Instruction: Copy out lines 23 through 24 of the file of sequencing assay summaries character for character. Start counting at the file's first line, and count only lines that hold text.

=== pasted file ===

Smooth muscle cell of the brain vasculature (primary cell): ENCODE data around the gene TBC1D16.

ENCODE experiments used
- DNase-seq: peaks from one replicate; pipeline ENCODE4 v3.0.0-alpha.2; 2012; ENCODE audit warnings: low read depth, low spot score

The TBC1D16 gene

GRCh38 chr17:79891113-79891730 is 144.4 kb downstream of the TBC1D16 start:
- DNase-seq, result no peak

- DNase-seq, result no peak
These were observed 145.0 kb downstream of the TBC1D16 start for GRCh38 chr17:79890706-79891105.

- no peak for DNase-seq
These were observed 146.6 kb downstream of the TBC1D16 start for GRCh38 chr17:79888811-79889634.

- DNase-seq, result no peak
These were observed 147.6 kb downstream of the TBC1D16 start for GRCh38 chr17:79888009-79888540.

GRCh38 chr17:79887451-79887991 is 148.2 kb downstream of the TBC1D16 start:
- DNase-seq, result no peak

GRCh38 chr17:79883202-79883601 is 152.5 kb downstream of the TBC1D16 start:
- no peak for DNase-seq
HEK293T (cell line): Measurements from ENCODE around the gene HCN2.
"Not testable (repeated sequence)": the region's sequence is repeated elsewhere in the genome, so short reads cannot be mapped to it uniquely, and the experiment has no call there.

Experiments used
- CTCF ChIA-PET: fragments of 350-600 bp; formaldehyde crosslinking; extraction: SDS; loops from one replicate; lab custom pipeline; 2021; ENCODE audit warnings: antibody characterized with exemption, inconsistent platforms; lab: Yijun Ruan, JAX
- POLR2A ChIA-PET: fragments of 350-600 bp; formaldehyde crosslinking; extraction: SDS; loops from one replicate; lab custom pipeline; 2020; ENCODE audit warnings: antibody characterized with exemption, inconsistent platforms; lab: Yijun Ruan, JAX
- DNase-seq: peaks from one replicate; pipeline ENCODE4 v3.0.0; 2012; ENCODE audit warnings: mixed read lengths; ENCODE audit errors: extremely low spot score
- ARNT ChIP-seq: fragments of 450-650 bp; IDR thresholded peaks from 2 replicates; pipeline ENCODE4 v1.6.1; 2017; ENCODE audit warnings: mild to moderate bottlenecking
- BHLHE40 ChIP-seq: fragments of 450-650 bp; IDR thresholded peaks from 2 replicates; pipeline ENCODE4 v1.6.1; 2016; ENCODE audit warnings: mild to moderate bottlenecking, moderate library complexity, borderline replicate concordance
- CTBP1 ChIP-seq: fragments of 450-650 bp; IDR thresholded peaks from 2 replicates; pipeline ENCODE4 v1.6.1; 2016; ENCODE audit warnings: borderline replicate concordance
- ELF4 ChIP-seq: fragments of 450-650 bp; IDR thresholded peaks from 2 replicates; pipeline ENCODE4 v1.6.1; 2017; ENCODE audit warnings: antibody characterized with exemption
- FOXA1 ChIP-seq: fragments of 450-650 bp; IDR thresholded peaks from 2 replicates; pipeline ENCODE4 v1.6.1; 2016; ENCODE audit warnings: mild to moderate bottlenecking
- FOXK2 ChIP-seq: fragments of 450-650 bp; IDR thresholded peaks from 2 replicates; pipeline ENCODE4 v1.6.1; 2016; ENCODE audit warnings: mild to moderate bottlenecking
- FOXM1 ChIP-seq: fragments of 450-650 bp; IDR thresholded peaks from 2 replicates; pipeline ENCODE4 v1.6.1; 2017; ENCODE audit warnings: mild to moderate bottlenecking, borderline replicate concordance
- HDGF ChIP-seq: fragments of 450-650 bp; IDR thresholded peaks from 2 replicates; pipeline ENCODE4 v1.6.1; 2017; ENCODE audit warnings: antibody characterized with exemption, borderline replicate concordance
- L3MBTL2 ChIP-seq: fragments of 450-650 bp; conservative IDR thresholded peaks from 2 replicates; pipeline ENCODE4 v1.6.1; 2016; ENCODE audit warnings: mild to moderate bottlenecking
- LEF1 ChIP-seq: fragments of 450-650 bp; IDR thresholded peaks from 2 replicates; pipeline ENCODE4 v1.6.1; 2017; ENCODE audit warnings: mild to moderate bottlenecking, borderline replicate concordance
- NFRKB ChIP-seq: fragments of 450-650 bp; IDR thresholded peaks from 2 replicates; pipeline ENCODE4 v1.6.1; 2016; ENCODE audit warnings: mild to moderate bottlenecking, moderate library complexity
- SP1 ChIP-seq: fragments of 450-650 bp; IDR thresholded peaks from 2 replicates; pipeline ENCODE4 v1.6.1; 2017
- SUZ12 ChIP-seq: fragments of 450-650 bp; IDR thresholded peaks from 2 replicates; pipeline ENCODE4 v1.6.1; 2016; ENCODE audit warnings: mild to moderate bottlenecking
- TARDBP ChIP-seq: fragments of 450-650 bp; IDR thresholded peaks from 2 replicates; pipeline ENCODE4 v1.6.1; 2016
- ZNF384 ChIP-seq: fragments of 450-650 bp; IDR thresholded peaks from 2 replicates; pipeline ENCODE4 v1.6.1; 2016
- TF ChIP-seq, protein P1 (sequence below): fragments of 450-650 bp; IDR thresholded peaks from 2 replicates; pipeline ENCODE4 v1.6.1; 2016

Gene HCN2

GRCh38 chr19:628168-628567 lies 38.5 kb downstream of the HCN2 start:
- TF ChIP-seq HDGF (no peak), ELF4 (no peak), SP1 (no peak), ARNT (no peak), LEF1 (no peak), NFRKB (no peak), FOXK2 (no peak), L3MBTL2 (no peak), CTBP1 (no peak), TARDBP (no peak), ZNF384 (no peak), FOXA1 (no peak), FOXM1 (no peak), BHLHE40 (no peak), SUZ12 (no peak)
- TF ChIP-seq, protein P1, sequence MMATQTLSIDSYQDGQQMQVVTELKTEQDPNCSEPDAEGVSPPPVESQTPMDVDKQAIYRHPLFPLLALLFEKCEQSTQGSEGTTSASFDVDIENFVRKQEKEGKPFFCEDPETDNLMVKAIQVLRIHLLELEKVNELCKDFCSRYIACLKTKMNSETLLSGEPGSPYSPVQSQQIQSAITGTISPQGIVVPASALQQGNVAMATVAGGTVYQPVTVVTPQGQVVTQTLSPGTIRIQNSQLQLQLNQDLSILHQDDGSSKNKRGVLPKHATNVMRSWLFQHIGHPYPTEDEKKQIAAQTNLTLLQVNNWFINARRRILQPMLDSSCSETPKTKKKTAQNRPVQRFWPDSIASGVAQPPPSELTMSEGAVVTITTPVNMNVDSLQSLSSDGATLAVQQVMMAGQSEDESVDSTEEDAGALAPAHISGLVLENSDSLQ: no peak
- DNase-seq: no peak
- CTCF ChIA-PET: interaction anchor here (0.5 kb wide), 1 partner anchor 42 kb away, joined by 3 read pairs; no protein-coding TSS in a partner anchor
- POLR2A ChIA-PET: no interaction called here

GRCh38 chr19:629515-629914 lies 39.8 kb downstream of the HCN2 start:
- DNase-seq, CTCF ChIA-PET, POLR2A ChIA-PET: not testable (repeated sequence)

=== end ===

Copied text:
- ARNT ChIP-seq: fragments of 450-650 bp; IDR thresholded peaks from 2 replicates; pipeline ENCODE4 v1.6.1; 2017; ENCODE audit warnings: mild to moderate bottlenecking
- BHLHE40 ChIP-seq: fragments of 450-650 bp; IDR thresholded peaks from 2 replicates; pipeline ENCODE4 v1.6.1; 2016; ENCODE audit warnings: mild to moderate bottlenecking, moderate library complexity, borderline replicate concordance